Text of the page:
The key to managing operational risk and achieving more predictable safety performance lies in recognizing and accepting that the underlying causes of non-compliant behaviors do not start and end at the worksite - or even just the bottom half of the organization. That’s not to say the C-suite is singularly accountable either, but more the recognition that all levels of the organization have a key role to play. And though organizations may frequently talk to achieving lower operational risk by re-stating the need for better procedural compliance, if the metrics for determining overall performance do not include how work is actually executed (as opposed to simply looking at the outputs and results), then the message from the top may become filtered, distorted or ultimately even lost. 

Employees are no fools and if they repeatedly see that cost, time and other outputs are really the most important thing, then they will deliver as required. So it’s not enough that leadership stands on the sidelines, but is much more “hands-on” and proactive around operational risk, work execution and non-compliant behaviors. 

A good first step is to be able to differentiate between the TYPE and SCOPE of such non-compliant behaviors, otherwise a serious mismatch may occur between actual cause and proposed solution.  

Underlying causes of non-compliant behaviors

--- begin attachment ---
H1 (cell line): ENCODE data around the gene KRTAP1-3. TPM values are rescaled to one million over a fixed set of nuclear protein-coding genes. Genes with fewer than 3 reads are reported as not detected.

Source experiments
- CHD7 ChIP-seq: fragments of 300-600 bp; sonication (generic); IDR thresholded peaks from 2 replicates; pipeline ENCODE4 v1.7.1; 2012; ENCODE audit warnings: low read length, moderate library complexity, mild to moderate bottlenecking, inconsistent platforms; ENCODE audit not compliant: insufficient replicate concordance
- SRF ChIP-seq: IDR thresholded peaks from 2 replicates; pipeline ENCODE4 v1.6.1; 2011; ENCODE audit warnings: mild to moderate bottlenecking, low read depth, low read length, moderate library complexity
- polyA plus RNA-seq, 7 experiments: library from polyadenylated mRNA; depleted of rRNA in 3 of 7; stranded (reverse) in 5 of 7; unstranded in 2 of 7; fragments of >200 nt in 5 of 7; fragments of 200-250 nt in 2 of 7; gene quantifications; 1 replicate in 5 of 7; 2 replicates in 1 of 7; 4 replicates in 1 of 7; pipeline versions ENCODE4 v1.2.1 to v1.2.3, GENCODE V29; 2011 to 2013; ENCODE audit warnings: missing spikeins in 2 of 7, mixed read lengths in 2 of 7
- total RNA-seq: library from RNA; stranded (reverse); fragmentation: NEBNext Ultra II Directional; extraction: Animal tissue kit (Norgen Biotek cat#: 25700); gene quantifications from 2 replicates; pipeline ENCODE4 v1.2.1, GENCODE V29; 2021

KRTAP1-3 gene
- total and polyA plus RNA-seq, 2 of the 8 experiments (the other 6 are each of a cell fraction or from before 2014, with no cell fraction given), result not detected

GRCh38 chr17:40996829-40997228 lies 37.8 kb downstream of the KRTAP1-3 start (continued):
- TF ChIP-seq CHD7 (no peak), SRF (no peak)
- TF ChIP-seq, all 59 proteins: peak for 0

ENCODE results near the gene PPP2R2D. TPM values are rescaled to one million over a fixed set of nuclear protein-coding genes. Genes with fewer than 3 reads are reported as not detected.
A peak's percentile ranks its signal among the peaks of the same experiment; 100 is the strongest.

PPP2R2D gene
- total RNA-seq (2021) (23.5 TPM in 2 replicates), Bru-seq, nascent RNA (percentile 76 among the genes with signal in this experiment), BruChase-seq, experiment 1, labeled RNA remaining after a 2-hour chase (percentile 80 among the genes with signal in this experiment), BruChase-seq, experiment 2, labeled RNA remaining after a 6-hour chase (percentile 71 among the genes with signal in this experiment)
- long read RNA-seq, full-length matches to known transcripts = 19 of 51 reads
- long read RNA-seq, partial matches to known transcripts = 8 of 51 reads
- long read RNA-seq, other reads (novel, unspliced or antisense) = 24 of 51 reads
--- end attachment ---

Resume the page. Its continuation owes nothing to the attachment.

There are two TYPES of non-compliant behaviors - ability and motivation. 

Ability infers that person(s) are not able to do that being asked of them. Examples may include insufficient time, inadequate knowledge, skill and / or experience or procedures that are hard to use or do not reflect the work being performed. 

Motivation infers that person(s) have all the necessary ability, but for whatever reason, choose to deviate from expected ways of work. Examples might include not following procedures or running equipment outside its normal operating envelope without prior authorization. 

The SCOPE is split between isolated and systemic.

 Isolated infers that the non-compliant behaviors are limited to a specific set of circumstances, individual(s) and / or team(s). 

Systemic infers that such behaviors are much more widespread and have become the “standard” way of doing things and where elevated levels of operational risk have become the norm. 

The TYPE and SCOPE of non-compliant behaviors are illustrated via 2 x 2 matrix.

Many organizations struggle to deal with systemic motivation. This is often because they typically measure performance by outputs and results, so their focus is often strictly limited to only those non-compliant behaviors directly associated with the serious safety event. This results in the true scope of such behaviors being overlooked and missed and so consequently, a disconnect results between the actions needed and the actions taken. 

Hence organizations become their own worst enemies in this regard. They sincerely believe that as long as nothing bad has happened today, tomorrow will bring more of the same. And when it doesn’t, they conveniently convince themselves that it is an isolated event with isolated behaviors. The result of a “few rotten apples” in the barrel. 

And yet, if organizations truly don’t want to be surprised or caught off-guard, they must begin to better understand their true levels of operational risk and the actual underlying reasons for all non-compliant behaviors, including those caused by systemic motivation. Otherwise - and despite the best efforts and good intentions of many - you may simply be setting the organization up for its next big fall.